Apocalypse Now

N and I have watched a boatload of movies whilst sitting on the couch being miserable, these last few days (we got totally knocked out by bad colds). The one we saw that has really stayed with me, thought, is The 11th Hour.

The 11th Hour is a documentary brought about by, of all people, Leonardo DiCaprio.  He narrates the film.  Many well-known scientists (including Stephen Hawking) and environmental activists provide commentary.  The visual imagery is pretty stunning.  Some shots show the beauty of the natural world, but many show the absolutely disgusting and heartbreaking havoc we have wreaked on it.  It really is mind-boggling to see how many natural and man-made disasters are barely covered by the media, and just how many of those events there are that you never hear about.

The title makes obvious the point of the film.  We are running out of time to try and halt or reverse climate change.  One factoid I learned is that, while the global average temperature has increased only a fraction of a degree, this has increased hurricane rotation speed and duration by half.  Probably, a lot of  you have heard from documentaries on the History or Discovery Channels that it took only a couple degrees difference in global temperature to bring the planet out of its last ice age.

Here’s the point:  there is no longer room for debate as to whether human activity has brought about the changes in climate we are seeing around the world.  The energy and food available on this planet are being severely taxed.  The world population, according to Wikipedia, never hit one billion until 1804.  It did not hit two billion until 1927.  Since then, population has increased exponentially, at an ever faster rate, to the nearly seven billion people estimated to be on the earth today.  In the past, the earth simply couldn’t sustain that many people.  In The 11th Hour, author Thom Hartmann explains the following premise from his book, The Last Hours of Ancient Sunlight:  that in the past, humanity lived upon only the energy given to the earth by the sun in a year.  Thereafter, we started tapping into earth’s reserves of “ancient sunlight”:  oil, carbon, etc.  Everyone knows that these “fossil fuels” are short in supply, but does everyone think about what that means?  When they run out, things are going to fall apart.  We have built vast infrastructures based on oil-run cars and utilities, built up a totally insupportable system of food growing/processing, and badly damaged our clean water supply and forests (Another factoid I learned from the film:  just one tree can soak up 57, 000 gallons of water during a flood-who knew?).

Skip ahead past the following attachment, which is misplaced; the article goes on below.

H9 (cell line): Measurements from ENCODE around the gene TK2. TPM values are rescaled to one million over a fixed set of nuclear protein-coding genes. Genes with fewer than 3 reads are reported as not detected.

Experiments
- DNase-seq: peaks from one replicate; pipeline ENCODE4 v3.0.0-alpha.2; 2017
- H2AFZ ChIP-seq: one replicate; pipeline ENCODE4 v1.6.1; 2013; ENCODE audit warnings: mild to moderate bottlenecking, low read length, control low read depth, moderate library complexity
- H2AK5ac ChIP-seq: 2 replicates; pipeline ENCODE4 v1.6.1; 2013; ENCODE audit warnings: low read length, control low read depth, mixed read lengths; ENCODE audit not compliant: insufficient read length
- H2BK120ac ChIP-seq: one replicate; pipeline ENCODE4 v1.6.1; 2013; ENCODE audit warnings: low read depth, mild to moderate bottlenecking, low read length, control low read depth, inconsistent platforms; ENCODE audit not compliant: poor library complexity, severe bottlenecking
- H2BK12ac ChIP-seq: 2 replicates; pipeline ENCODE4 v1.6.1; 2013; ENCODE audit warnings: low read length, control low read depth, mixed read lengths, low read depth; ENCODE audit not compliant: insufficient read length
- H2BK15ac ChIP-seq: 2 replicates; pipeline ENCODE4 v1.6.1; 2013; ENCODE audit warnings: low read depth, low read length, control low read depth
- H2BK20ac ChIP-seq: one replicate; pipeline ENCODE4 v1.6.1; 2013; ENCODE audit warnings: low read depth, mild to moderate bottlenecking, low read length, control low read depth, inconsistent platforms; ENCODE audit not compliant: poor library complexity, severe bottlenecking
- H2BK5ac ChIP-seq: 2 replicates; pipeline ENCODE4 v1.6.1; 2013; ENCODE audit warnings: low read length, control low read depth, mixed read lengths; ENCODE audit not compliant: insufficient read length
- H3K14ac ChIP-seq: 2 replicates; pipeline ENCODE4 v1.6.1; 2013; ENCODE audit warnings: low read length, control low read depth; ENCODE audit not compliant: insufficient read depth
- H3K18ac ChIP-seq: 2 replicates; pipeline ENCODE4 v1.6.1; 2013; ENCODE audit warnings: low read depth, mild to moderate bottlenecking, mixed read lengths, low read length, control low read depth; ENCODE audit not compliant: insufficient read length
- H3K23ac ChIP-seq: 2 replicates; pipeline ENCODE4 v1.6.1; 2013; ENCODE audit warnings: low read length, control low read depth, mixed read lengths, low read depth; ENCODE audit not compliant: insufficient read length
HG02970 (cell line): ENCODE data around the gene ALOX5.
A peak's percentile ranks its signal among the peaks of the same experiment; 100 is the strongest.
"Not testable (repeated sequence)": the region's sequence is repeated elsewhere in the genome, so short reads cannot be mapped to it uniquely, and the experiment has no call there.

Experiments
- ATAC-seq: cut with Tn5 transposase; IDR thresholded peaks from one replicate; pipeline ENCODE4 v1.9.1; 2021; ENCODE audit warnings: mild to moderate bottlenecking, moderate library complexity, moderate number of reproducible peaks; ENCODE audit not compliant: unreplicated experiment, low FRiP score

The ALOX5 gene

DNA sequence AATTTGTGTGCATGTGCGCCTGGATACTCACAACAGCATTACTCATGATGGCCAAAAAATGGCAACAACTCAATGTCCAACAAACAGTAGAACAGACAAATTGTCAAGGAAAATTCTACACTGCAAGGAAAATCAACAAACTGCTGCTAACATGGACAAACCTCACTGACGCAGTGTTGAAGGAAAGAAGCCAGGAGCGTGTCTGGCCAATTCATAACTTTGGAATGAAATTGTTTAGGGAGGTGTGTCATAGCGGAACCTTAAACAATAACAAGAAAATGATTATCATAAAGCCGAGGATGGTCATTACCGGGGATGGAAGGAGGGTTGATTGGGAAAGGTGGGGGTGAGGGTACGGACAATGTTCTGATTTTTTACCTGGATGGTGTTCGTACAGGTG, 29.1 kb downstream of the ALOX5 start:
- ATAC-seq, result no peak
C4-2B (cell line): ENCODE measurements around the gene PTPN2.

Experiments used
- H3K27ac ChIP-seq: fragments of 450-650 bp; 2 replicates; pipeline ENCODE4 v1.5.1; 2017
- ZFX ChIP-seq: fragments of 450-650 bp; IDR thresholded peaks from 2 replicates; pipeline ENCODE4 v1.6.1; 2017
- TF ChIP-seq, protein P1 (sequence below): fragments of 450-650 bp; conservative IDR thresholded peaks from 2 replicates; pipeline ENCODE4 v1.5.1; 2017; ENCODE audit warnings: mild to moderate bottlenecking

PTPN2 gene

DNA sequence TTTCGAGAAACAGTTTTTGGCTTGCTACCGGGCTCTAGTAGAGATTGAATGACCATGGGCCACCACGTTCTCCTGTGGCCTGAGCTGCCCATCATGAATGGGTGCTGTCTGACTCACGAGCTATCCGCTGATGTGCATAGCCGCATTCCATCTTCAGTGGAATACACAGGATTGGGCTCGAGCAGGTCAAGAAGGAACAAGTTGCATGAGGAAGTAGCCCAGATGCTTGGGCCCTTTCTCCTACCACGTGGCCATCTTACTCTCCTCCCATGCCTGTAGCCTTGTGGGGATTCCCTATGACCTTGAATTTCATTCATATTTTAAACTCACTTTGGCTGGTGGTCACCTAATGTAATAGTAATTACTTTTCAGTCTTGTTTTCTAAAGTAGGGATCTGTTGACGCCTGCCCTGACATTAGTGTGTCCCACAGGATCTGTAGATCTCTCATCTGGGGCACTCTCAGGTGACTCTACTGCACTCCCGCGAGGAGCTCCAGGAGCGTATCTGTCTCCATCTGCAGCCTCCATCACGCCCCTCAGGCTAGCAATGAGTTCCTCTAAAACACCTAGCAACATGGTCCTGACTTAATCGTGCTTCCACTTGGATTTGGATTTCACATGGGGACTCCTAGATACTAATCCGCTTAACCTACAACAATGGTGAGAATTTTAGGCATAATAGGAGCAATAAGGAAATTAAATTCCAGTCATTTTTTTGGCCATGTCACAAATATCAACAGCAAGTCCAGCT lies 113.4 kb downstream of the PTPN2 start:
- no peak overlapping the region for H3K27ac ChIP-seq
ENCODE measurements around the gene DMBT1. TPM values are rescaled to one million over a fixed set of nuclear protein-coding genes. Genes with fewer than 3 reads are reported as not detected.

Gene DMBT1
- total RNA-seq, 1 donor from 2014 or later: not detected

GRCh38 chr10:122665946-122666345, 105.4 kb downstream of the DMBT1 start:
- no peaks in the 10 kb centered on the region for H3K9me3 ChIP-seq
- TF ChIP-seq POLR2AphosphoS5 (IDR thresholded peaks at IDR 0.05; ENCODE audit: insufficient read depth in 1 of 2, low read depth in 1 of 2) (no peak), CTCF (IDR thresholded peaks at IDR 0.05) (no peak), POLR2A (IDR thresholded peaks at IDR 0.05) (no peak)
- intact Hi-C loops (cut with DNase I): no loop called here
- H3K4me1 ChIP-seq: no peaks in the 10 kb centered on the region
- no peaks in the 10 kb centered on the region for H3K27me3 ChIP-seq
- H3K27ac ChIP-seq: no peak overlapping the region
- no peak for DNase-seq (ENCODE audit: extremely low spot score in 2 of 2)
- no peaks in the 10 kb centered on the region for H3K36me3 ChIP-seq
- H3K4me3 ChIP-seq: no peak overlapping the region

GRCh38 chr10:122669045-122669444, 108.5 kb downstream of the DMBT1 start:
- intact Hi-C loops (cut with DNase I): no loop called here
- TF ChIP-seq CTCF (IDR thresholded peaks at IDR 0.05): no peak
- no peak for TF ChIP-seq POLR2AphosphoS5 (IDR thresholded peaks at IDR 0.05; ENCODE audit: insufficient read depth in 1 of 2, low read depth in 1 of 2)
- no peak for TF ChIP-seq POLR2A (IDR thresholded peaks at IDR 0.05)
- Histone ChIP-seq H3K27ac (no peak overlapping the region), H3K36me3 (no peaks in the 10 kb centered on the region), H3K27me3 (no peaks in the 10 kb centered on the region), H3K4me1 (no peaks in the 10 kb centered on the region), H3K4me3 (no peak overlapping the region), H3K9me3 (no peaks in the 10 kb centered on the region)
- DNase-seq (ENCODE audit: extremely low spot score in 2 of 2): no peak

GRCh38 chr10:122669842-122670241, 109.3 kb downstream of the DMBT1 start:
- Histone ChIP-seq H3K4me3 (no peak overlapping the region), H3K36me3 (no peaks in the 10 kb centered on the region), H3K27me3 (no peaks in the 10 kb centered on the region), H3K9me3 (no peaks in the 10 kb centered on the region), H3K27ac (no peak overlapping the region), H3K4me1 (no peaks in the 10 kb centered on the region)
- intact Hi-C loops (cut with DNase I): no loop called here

I have experienced many changes in myself of late.  I am learning, finally, to love myself, and see the holiness within myself.  This is allowing me to see this same love and light in all the people that surround me-loved ones, friends, acquaintances and strangers.  But I have been leaving out a very important piece of the story.  The earth is our home, and it is an incredible one.  It is the reason we get to experience life.  And yet, we are treating it like garbage.  How can I claim to love myself, and everyone else, but not take steps (however small) to reduce the harm we are doing to the earth?  In my first kundalini yoga class, after going through the exercises, everyone laid down for deep relaxation.  Our teacher instructed us to relax, and to let Mother Earth cradle us.  In that moment I truly did feel like I was being held by Mother Earth, and it was an intensely moving, deeply profound experience.  I feel this now, my connection to the earth, with each yoga class.

I try to recycle and whatnot, buy small cars that get good gas mileage, and avoid unnecessary waste.  I have this feeling, though, that I want to do something bigger.  I’m not sure where to start, and I have a lot of doubts about our ability to heal the planet.  As The 11th Hour points out, and as we all knew anyway, corporate greed and political collaboration stand in the way of change with utter disregard for our fate.  They will not let us loosen our grip on oil dependence, or reduce the disgusting “farming” of animals for food.  One of my new projects, as part of my spiritual journey, will be to talk to the people around me about this issue.  What can we do to show we care?


4 thoughts on “Apocalypse Now

  1. this is an important issue that is easy to disregard, unfortunately, even if you are open to grasping the reality of what is happening. at this point, it seems like doing something big to help involves either removing yourself from the rest of society or becoming a full-time activist. but this may be a bit pessimistic of me… surely there are some other more simple ways to feel like we’re doing something meaningful, beyond the small gesture of recycling or buying a compost bin… perhaps we should actually get together and brainstorm…

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